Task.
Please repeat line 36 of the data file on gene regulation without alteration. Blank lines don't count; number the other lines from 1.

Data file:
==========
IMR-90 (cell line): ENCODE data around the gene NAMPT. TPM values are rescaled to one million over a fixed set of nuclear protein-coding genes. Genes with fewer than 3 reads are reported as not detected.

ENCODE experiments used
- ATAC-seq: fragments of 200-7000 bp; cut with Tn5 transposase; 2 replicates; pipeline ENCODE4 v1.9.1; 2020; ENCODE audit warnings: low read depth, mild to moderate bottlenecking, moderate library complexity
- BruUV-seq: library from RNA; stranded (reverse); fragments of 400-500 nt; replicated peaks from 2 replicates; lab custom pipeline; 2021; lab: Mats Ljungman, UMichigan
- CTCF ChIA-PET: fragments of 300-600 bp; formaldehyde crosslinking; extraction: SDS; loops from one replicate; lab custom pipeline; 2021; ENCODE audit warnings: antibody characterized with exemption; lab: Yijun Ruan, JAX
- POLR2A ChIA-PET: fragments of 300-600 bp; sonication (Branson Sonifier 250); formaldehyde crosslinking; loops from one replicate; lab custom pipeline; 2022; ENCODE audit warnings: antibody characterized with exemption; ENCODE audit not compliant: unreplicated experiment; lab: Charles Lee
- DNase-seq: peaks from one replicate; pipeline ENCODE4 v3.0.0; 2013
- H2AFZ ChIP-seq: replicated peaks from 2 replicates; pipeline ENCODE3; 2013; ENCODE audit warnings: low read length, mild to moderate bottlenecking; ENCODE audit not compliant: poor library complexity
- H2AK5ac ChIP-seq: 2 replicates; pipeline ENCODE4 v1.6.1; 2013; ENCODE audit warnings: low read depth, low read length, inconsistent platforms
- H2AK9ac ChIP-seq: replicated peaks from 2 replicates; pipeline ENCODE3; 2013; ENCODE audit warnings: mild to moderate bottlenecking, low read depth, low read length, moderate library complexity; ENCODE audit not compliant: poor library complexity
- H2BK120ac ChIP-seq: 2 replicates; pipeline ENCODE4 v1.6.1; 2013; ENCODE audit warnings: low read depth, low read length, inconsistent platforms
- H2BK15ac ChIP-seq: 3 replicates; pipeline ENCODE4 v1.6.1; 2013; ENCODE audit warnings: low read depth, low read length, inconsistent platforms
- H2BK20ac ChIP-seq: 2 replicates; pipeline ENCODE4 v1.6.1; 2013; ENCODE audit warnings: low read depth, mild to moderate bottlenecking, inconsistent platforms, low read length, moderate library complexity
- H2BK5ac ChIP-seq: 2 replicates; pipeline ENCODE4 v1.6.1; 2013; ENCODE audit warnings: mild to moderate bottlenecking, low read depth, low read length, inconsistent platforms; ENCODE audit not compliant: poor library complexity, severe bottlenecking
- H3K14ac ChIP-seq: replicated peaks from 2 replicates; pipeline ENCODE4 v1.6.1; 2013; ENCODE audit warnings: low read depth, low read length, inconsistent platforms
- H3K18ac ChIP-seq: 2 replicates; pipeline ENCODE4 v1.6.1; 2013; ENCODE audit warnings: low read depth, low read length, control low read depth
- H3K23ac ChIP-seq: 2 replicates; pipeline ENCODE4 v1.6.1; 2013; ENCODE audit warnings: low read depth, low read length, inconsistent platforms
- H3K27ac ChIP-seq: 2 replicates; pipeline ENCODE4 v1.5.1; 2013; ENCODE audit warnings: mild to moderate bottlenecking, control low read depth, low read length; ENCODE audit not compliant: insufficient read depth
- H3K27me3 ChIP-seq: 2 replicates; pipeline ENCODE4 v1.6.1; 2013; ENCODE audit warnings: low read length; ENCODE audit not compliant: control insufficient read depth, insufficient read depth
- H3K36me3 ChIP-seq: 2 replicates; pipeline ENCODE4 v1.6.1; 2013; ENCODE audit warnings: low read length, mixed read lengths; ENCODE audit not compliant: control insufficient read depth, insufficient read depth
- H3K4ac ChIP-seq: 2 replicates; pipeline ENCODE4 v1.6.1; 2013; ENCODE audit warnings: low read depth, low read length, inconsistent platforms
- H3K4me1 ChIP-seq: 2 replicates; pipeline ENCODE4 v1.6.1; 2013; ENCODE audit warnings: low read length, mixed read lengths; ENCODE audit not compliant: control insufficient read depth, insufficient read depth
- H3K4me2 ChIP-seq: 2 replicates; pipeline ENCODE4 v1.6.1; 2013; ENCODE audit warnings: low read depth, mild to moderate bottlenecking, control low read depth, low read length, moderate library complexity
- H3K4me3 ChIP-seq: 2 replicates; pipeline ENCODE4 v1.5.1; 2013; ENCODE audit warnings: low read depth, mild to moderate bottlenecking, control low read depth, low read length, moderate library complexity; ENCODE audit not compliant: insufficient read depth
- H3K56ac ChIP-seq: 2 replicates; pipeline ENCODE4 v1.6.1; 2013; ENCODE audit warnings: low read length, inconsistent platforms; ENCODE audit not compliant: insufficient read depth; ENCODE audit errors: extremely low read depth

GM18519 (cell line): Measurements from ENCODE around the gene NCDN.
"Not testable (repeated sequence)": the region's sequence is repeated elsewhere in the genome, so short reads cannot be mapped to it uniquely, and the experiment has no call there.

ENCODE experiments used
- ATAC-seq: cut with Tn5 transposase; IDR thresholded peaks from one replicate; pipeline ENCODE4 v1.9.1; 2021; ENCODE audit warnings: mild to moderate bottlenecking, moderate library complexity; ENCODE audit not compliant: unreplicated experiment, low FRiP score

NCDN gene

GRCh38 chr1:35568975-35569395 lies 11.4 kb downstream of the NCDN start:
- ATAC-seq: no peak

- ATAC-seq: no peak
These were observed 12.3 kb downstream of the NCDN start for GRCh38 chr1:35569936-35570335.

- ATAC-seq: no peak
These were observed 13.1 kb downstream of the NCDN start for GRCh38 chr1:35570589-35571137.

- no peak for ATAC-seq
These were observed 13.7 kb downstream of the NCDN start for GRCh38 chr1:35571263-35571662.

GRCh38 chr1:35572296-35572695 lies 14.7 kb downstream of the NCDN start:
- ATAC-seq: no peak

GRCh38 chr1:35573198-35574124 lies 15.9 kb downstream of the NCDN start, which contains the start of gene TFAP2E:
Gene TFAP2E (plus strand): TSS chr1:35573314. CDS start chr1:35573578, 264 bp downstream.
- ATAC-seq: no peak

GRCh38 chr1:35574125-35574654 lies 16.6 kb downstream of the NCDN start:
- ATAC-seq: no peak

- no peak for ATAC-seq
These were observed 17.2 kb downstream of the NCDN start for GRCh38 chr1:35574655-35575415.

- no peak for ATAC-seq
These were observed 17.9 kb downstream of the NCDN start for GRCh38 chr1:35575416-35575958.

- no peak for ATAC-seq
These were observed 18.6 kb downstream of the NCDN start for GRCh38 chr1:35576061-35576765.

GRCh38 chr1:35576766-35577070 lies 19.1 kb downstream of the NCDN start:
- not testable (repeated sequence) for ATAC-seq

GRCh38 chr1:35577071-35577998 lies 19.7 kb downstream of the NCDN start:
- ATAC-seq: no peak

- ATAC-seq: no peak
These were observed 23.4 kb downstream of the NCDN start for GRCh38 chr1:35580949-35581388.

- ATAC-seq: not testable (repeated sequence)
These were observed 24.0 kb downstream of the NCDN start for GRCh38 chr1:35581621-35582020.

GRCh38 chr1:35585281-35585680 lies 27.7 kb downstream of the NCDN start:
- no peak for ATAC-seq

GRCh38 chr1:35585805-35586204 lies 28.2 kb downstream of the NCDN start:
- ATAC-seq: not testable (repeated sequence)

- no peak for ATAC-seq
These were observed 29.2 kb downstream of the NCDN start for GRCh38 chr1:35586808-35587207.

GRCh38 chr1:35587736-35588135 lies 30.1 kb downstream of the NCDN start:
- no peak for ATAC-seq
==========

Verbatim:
These were observed 13.1 kb downstream of the NCDN start for GRCh38 chr1:35570589-35571137.